Imagine being on a first-name basis with the leader of your country.
That's a threshold Scott Farquhar crossed a few weeks ago and it felt surreal, he told Business Insider.
Farquhar is the 32-year-old cofounder of Atlassian, a software company based in Australia.
Last month, the country's prime minister, Julia Gillard, invited him to a forum on the digital economy. When he showed up, she clearly knew who he was.
"This is kind of weird," he recalled thinking.
It reminded him of just how far he had come in the 10 years since he and his cofounder, Mike Cannon-Brookes, launched their company.
Today, Farquhar and Cannon-Brookes are the two wealthiest young Australians, according to BRW magazine, with an estimated net worth of $480 million.
Atlassian is a company that sells enterprise software for software developers. The flagship product is called Jira and it helps companies keep track of bugs in their software and other issues. Other tools help developers store code and collaborate.
In the early days, Atlassian was a tech-support company founded with the hope it would keep them in beer money.
"We basically didn't want to work for anyone else," Farquhar said. "The graduate salary at Pricewaterhouse was $47,500 so we said, if we could earn that kind of money, and we didn't have to put on a suit on, we'll enjoy it a whole lot more. That's the whole reason Atlassian got started."
But it wasn't fun, at first. Support turned out to be what Farquhar calls a "terrible business," with calls at 3 in the morning. They paid themselves $300 a week.
Flash-forward to today. Atlassian did "$100 million in sales last calendar year, and is growing north of 30% per annum," Farquhar says. It has 22,000 customers, 300 employees in Sydney and 150 in San Francisco. Next step: an IPO, which is rumored to be coming up maybe next year.
It also has a freakishly similar history to its biggest competitor, GitHub.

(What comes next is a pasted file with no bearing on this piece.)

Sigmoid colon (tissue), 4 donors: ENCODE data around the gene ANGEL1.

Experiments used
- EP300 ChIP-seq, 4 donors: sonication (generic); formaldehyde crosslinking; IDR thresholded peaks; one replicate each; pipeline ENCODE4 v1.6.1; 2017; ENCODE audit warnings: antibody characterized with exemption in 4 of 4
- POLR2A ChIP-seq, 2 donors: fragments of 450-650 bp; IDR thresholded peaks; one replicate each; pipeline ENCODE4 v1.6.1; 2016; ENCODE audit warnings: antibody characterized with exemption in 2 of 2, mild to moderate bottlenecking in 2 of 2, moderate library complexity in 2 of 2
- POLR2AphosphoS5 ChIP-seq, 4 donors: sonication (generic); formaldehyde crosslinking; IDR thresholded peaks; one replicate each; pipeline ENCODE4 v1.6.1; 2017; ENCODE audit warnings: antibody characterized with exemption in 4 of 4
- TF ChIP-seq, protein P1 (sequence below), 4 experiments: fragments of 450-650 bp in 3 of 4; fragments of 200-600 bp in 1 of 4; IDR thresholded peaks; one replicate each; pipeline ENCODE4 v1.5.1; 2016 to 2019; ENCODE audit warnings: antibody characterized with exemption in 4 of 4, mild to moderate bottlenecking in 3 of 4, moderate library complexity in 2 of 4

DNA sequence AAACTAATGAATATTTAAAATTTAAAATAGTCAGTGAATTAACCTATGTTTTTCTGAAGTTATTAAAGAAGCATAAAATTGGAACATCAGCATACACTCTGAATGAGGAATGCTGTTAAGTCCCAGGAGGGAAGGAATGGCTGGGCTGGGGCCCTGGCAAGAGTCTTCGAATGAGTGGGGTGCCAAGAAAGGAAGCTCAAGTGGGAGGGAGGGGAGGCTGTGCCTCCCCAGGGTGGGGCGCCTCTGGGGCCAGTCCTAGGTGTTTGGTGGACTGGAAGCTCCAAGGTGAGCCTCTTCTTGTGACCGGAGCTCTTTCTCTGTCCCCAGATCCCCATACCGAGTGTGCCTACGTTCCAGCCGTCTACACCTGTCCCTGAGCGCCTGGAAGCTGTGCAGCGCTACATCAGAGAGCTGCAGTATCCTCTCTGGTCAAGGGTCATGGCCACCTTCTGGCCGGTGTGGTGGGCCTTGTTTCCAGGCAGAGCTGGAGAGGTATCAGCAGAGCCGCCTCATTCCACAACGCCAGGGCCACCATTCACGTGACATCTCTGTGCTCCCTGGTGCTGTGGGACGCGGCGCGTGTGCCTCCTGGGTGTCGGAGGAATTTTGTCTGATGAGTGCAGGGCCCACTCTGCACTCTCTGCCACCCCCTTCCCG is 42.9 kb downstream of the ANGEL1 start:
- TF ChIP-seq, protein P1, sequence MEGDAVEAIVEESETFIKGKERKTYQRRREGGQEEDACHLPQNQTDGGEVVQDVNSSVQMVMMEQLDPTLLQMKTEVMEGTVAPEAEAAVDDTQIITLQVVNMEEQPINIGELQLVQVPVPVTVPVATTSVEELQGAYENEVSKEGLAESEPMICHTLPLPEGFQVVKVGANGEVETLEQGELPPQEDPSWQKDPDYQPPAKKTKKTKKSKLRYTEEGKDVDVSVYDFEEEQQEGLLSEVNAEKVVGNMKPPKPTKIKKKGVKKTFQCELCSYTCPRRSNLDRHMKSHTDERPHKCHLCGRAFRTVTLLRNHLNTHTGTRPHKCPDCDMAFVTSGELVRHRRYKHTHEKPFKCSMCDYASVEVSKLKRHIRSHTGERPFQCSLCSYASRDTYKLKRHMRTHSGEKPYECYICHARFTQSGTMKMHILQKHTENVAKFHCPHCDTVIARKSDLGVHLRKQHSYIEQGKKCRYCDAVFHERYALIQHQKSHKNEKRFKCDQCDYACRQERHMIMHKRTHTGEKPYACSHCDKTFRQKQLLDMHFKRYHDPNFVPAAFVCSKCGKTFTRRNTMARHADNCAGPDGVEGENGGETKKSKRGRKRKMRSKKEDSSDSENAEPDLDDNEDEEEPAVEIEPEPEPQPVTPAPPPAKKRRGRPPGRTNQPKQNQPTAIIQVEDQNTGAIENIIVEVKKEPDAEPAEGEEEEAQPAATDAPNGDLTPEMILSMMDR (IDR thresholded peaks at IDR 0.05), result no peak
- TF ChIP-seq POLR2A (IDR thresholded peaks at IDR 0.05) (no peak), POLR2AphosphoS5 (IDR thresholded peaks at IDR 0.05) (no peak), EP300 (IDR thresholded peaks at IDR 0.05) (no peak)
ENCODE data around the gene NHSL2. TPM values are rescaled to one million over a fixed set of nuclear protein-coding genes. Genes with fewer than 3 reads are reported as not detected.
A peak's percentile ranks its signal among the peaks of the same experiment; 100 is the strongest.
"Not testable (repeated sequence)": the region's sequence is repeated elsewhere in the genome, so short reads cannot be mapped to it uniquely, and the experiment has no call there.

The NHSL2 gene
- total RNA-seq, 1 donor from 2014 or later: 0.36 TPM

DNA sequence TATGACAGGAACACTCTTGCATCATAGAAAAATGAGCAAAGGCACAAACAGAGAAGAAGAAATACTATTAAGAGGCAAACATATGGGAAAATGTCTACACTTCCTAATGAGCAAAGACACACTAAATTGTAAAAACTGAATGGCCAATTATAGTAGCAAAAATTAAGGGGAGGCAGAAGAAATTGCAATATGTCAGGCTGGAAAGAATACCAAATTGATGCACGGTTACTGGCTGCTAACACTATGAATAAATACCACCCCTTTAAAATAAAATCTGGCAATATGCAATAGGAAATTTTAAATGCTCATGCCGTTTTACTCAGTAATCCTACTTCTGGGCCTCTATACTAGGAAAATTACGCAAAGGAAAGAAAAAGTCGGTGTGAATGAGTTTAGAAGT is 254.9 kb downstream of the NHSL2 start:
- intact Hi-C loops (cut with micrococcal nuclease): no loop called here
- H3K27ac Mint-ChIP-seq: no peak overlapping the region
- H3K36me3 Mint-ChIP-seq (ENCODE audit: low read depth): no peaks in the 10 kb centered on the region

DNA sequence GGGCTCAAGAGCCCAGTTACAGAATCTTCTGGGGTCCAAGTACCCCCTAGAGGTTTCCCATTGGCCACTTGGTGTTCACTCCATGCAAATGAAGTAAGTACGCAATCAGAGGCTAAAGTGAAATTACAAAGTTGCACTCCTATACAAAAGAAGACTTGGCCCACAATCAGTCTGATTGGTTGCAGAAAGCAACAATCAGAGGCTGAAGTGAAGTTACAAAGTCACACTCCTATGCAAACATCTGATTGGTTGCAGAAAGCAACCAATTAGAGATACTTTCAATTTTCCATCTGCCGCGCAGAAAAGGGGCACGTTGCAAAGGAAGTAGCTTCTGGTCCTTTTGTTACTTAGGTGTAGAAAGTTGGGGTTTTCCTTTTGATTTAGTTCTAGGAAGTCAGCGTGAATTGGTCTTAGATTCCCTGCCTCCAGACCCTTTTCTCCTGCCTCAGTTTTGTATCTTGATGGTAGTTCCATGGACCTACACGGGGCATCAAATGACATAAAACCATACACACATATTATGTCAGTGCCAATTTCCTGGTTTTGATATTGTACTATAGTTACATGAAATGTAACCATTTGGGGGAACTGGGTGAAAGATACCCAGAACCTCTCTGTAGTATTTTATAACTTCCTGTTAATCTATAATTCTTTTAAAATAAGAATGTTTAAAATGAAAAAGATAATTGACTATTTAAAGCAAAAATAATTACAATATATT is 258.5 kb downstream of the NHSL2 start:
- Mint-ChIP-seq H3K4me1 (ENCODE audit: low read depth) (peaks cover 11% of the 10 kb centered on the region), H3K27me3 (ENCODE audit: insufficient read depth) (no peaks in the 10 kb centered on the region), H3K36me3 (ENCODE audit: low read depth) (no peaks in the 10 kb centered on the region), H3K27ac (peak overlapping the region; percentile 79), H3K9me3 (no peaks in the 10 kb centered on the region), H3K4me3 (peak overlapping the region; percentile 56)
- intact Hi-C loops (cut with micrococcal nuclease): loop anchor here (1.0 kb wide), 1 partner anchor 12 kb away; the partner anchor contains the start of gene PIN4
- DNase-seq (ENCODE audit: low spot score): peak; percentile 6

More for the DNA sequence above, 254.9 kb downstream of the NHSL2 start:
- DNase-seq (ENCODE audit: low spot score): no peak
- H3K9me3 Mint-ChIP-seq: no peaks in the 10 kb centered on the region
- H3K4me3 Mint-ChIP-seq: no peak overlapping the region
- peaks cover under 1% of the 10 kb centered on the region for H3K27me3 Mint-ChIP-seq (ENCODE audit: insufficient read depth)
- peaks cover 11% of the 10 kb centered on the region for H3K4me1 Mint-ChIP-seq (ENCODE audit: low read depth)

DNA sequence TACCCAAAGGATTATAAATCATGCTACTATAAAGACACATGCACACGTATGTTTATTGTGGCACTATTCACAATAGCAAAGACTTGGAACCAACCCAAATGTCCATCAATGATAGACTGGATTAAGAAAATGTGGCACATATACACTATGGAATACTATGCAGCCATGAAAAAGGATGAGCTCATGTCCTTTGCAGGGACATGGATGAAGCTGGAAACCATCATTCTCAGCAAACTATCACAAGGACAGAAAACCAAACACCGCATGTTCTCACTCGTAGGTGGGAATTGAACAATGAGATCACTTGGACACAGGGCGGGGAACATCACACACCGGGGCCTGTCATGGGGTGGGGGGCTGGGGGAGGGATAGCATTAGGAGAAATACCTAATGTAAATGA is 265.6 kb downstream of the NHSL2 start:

Earlier this year, GitHub nabbed a $100 million round from Andreessen Horowitz, also the largest single investment from that VC firm, also GitHub's first outside funding after years of self-funded growth.
Both companies have similarly wild, fun corporate cultures, too. While Atlassian is based in Sydney, Australia, it has a large office in a warehouse space in San Francisco, blocks away from GitHub's headquarters.
Farquhar says success hasn't changed him, much. Besides knowing heads of state, the big difference is having less time.
"I've always prided myself on helping people and being available," Farquhar says. "I always believed that if you can can help someone get started in business or get over life crises then it's your your job to help them. But now I get five emails a day from people asking for advice or help ... and unfortunately I have to say no."
He worries about that.
"I can see how people might say, 'When Scott was younger he was nice and now that he's a success he's a jerk,'" he laughs.
While Farquhar can't give as much personally, he makes sure the company makes up the difference. Atlassian donates one percent of its revenue, one percent of its employee, and one percent of its products to charity.
Oh, and he still doesn't wear a suit.
More From Business Insider